July 20, 2004
Summary: This article explores the religious, ethnic and political
divisions which exist in Iraq, and how proportional representation will address
this complex situation.
A Peaceful Alternative for Iraq
By Jonathan Steele
July 20, 2004
While the latest damning reports on intelligence provoke new argument in
Britain and the US on whether the war made their countries and the world safer,
here in Iraq the debate is different.
Iraqis are not focused on whether things would be better had the invasion not
happened. What they want to know is how and when the manifestly unsafe world
they face every day -- from kidnappings to assassinations and car bombs -- is
going to change. They also constantly argue whether the presence of foreign
forces makes it better or worse.
To seek an answer from a rarely reported Baghdad source, I went this week to
the northern suburb of Kadhimiya. Off a lane where market traders push rickety
handcarts toward the bazaar, steps lead into the courtyard of a Shia religious
Remove your shoes, and you are ushered into a mercifully cool room with deep
carpets and even deeper armchairs. Sheikh Jawad al-Khalisi and four guests rise
in friendly greeting. While many Iraqi clerics exude a sanctimonious, mildly
impatient air with foreigners despite their elaborate expressions of welcome,
Khalisi has a look of genuine attentiveness. He listens and discusses, rather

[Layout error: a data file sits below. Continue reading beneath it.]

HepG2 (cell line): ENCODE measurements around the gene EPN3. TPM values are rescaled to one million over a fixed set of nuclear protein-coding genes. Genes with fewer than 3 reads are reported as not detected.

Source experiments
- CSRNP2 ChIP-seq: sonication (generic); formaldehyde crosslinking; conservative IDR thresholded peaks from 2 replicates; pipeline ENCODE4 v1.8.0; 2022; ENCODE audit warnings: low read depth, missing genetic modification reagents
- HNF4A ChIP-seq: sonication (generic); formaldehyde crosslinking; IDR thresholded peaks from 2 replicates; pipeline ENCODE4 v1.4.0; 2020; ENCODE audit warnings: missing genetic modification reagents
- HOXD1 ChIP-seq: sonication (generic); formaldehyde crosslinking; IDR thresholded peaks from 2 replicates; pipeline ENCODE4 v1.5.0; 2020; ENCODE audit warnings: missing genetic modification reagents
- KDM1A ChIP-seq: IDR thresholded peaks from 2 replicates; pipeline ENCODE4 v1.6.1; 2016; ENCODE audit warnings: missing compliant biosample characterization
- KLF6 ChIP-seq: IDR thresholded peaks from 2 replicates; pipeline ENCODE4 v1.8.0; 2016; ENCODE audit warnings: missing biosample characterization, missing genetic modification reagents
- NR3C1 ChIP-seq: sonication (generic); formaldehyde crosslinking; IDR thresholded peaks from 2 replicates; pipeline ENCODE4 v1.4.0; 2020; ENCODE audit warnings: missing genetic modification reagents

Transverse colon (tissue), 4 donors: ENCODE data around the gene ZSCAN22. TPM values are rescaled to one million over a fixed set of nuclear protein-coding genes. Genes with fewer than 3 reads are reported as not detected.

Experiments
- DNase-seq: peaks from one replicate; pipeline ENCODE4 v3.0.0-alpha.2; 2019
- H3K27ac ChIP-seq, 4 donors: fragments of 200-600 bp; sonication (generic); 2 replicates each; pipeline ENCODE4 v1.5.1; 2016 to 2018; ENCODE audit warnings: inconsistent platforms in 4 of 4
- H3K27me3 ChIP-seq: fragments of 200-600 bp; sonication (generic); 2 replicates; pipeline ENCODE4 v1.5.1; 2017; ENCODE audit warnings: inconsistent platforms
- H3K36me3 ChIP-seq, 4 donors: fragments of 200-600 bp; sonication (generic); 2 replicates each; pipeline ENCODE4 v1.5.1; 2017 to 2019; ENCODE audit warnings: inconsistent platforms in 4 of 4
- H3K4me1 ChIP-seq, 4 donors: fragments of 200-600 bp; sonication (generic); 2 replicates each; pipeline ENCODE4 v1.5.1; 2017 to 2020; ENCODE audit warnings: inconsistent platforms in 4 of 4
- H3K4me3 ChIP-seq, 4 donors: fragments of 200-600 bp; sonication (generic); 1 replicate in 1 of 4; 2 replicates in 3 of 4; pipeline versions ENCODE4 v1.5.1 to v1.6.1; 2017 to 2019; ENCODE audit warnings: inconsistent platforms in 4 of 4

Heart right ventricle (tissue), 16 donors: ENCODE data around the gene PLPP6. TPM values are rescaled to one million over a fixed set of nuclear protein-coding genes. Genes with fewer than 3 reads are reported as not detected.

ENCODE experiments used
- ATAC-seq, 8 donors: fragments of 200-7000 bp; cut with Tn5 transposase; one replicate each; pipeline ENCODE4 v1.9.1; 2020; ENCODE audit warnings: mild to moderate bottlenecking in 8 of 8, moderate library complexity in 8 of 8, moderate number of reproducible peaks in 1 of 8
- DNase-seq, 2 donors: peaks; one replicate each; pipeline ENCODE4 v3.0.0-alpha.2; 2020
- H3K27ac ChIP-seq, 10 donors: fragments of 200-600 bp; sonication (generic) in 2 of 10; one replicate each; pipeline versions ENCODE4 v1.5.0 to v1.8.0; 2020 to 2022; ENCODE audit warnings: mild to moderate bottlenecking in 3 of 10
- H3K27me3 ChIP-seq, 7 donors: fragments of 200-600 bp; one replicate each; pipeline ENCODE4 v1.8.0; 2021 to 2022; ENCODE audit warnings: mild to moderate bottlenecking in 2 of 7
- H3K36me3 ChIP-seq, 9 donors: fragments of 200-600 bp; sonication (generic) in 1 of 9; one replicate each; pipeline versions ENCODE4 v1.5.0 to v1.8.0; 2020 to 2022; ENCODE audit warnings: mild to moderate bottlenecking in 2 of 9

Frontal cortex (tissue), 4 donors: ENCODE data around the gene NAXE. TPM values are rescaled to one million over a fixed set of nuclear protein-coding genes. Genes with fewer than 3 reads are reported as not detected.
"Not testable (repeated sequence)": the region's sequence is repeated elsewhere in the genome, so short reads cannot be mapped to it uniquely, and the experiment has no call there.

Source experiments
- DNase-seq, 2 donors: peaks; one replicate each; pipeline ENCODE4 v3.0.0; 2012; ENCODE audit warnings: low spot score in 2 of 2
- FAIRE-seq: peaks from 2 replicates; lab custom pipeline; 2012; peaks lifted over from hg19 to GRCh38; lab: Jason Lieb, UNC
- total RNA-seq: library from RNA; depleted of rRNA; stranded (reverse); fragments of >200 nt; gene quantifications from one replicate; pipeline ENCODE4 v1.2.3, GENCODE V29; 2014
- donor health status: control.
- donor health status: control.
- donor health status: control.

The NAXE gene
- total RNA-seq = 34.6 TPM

than just declaiming.
His grandfather was a distinguished ayatollah who led the Shia opposition to
Britain's occupation 80 years ago. His father was a learned imam. He himself
spent 23 years in exile in Iran and Syria, returning when former president
Saddam Hussein was gone. Now he is general secretary of a new movement that
calls for an end to the occupation by peaceful means.
The media focus on violence and the generally positive foreign coverage of
the efforts of Prime Minister Iayad Allawi's new government "to defeat the
insurgency" have created a false impression -- that the government's
opponents use only force, and that those who support peace support the
government, and therefore the occupation.
Khalisi's movement gives the lie to that. Set up a few weeks ago, the
National Foundation Congress brought about 450 Iraqis together at a Baghdad
hotel. They included Nasserites, leftists and Baathists from the era before
Saddam turned the party into a personal fiefdom, as well as Kurds, Christians,
representatives of the powerful Sunni movement the Islamic Clerics' Association,
which has close links with Falluja and other strongly anti-American cities, and
Khalisi's own Shia friends and colleagues.
The movement picked a secretariat of 25, which meets twice a week. It has
decided not to take part in the government-supported national conference, which
is due to convene this month as part of the US program to set up a surrogate
"We see no benefit in institutions designed to implement American
plans," says the sheikh. "If the conference were to set a timetable
for a US troop pullout, it would be worth it -- but in the context of the
occupation, the conference is powerless and we don't want to disappoint our
supporters. We will, however, take part in the elections in January."
The congress does not reject armed resistance, saying it is any people's
"national right," but it prefers peaceful politics. It supports the
restoration of the Iraqi army, criticizes the formation of new militias such as